Now from this point, it would be a simple get the volume, have the Destruction Values at the draw, and be done, right? Well, it's a bit more complicated about that. You see, what people don't tell you is, get this, it's up in the air what even is the Standard Height of Mountains. On one hand, the wiki currently sees that 609.6 meters to be the minimum height for Mountains, which is backed up by the UK government's and Whittow's Dictionary of Physical Geography definition of the Minimum requirement. But ten again, geologists would point out that some definitions also include a topographical prominence requirement, such as that the mountain rises 300 metres (984 ft) above the surrounding terrain. Even at one point, the U.S. Board on Geographic Names defined a mountain as being 1,000 feet (305 m) or taller, but has abandoned the definition since the 1970s and left it in the air what the minimum requirement is. However, the UN Environmental Programme's definition includes these as the following for a "mountainous environment". It as goes as far to say anything lower than 300 meters isn't considered a mountainous environment. With that being said, I won't be picking sides, but instead be giving both options to see whether or not one is preferred over the other. With that all being said, let's now begin.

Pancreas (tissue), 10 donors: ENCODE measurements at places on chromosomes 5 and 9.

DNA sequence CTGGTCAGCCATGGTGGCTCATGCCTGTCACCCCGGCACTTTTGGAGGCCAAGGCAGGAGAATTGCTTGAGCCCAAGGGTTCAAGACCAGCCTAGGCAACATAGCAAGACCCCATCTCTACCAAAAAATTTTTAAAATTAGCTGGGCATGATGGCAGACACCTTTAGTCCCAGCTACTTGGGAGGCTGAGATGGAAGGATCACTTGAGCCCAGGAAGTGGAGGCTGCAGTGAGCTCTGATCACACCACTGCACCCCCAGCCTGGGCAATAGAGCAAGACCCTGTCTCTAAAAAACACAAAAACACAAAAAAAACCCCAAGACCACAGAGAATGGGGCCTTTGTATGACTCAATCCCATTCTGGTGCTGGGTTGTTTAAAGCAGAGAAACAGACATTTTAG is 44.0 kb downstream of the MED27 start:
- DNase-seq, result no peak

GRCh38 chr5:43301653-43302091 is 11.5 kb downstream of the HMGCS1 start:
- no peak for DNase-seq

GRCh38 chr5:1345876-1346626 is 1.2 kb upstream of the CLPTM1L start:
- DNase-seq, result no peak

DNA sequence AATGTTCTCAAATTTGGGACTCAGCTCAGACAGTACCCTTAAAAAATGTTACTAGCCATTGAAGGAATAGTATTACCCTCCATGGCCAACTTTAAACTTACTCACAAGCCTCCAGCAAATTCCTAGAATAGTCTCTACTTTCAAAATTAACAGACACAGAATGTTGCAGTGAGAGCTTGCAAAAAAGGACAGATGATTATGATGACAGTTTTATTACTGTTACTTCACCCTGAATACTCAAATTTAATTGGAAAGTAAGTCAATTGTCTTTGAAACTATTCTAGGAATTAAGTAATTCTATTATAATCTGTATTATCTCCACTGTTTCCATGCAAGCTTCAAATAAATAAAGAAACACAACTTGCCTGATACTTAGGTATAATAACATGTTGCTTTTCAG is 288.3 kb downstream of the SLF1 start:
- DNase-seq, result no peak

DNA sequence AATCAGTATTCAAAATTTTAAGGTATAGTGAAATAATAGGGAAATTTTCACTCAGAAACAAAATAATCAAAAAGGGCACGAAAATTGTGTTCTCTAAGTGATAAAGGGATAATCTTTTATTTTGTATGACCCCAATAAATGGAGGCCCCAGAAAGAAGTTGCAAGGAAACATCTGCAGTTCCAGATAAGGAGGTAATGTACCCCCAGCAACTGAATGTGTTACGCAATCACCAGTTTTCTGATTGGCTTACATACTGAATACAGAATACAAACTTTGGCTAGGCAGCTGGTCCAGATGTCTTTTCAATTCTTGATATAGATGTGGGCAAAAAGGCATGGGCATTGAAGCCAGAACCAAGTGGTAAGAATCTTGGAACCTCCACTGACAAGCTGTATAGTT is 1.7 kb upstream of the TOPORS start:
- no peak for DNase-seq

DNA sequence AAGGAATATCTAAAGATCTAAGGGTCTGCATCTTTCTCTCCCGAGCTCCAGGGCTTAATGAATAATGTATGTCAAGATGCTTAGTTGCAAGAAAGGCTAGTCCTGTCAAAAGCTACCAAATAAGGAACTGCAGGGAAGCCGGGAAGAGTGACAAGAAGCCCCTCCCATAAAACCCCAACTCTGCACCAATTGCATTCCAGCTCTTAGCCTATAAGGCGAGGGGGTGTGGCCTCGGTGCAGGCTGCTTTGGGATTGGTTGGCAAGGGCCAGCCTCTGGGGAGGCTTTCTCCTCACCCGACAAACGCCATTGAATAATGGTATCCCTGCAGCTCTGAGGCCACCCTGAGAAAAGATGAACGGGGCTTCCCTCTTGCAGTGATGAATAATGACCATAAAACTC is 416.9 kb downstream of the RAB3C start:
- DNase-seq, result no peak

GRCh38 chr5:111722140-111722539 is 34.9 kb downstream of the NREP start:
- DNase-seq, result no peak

Volume for Mountain of 300 meters height: pi*300^2*(300/3) = 28274333.8823 m^3 or 2.827433e+13 cm^3

Volume for Mountain of 609.6 meters height: pi*609.6^2*(609.6/3) = 237226659.27 m^3 or 2.37227e+14 cm^3

Destruction Yields for a 300 m Mountain:

• Fragmentation (8 J/cc) = 2.2619467e14 Joules Town level+
• Violent Fragmentation (69 J/cc) = 1.950929e15 Joules Large Town level
• Pulverization (214.35 J/cc) = 6.060603e15 Joules Small City level
• Vaporization (25700 J/cc) = 7.2665038e17 Joules Mountain level

Destruction Yields for a 609.6 m Mountain: